At the risk of being told to chew on a chill pill by Airbus and Boeing, there has been a lot of thoughtful but at times confusing analysis about their various plans for new versions of current or under test airliners recently , especially about a true replacement for the Boeing 757, as well as a major upgrade and stretch for the Airbus A380.
This is not just about Airbus v Boeing, but each company versus themselves in what PR managers are probably gnashing their teeth over as ‘singing out of tune’ or something like that. As well as both airliner makers versus large rich customers making unreasonable demands about what they, the customer, dare to want guaranteed on engraved granite tablets in a performance contract.
The evidence for this is well pulled togther in two recent bulletins from Leeham News and Comment. Last week it dealt mainly with the hoary old chestnut of a 757 replacement.
That bulletin argued the case for a similar sized 757 replacement design.
Its main take away was:
The 737-9 doesn’t have the range, the field performance or the payload of the 757. Neither does the Airbus A321neo, although it is much better than the 737-9.
Entry-into-service for what we will dub the 757R is envisioned for 2025-2027, leaning toward the former.
However the later Leeham bulletin here, out today, interviews Airbus Americas chairman, Allan McArtor, who sees it very differently.
As for the prospect of a Boeing 757 replacement that would also mean replacing the Boeing 737-900ER/9 MAX and A321ceo/neo, McArtor doesn’t think a similarly sized replacement may make sense. Continued up-gauging trends may suggest the 757 replacement might well be a larger aircraft that falls to the A330-200 250-seater, he says.
Of course, this brings the market to the Boeing 787-8, but this plane has a range of 8,000nm vs the 4,000sm of the 757; and potentially an A330-200 Lite, a lighter gross weight/reduced thrust, shorter-range version of today’s A330-200 which has a range of 7,200nm. Some would suggest neither airplane is optimized to be a true 757 replacement, just as neither are the 737-900ER/9 nor the A321ceo/neo.
Also, by 2025, when a 757 replacement is envisioned, the A330-200 will be 30 years old, a design from the late 1980s/early 1990s, with an EIS of 1994.
“I think we can make incremental improvements to the A330 and probably keep the program going: a new engine, winglets, avionics,” McArtor said. “Personally I don’t think Boeing is ready to commit to a 757 replacement. I think they’d use the lower-end 787.”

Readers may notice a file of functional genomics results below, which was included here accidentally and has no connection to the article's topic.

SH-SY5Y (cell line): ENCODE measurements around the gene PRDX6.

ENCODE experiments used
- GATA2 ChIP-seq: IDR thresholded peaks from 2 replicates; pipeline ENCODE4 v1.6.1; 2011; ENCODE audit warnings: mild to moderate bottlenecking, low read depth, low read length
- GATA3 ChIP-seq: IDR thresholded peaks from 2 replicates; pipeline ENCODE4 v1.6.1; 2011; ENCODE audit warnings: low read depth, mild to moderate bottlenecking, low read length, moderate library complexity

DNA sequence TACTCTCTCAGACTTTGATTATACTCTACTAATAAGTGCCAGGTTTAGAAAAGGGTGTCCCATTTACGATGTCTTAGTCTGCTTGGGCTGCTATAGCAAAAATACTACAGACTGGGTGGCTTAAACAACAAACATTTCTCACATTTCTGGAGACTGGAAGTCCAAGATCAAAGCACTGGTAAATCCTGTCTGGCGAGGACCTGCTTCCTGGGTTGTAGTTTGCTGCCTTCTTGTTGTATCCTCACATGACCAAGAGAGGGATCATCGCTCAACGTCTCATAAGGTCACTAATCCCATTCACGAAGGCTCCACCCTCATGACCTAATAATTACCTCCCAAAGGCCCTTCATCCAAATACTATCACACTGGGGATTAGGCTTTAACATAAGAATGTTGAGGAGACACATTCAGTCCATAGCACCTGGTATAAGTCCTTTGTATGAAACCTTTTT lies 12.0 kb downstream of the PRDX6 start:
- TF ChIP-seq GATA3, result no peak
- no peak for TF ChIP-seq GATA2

McArtor has a point. The replacement for the Boeing 737-300 classic didn’t really turn out to be the similar sized 737-700, but the much larger 737-800.
But that’s not what is really intriguing in the interview. McArtor used the term ‘new engine’ in relation to on going improvements to the A330, which is something AirAsia X founder Tony Fernades has been agitating for since 2011, and Airbus has been hosing down with cold water for the same period.
The A330 must be really annoying in Seattle. Its reliable, economical, flies high hours, and looks like it would obsolete the 787-8 with a new engine, except that it has been around since 1994, which is … despicable, if you are a Boeing executive.
McArtor also builds on the comments made by EADS CEO Tom Enders in Sydney a week ago, when he spoke of the A380 having its best days ahead of it. McArtor speaks warmly of a stretch of the A380, which will be a relief to those who were briefed in Toulouse in June this year on a ‘pack’ as in 11 abreast economy seating, as more likely than a stretch.
Airbus has made an interesting constraint for itself in its A350 specifications, in which its standard nine across seating will be closely comparable to ten across in the A380 in economy on its lower deck. An 11 across A380 would be notably less amenable than a nine across A350, and a 10 across A350, which is inhumanely possible, would achieve equality of misery with a high density A380 and a nine seats across Boeing 787.
This makes every single word that senior managers in Boeing and Airbus say worth really close attention. They seem, if you read the two Leehams carefully, to be moving away from the more rigid positions they were taking earlier this year.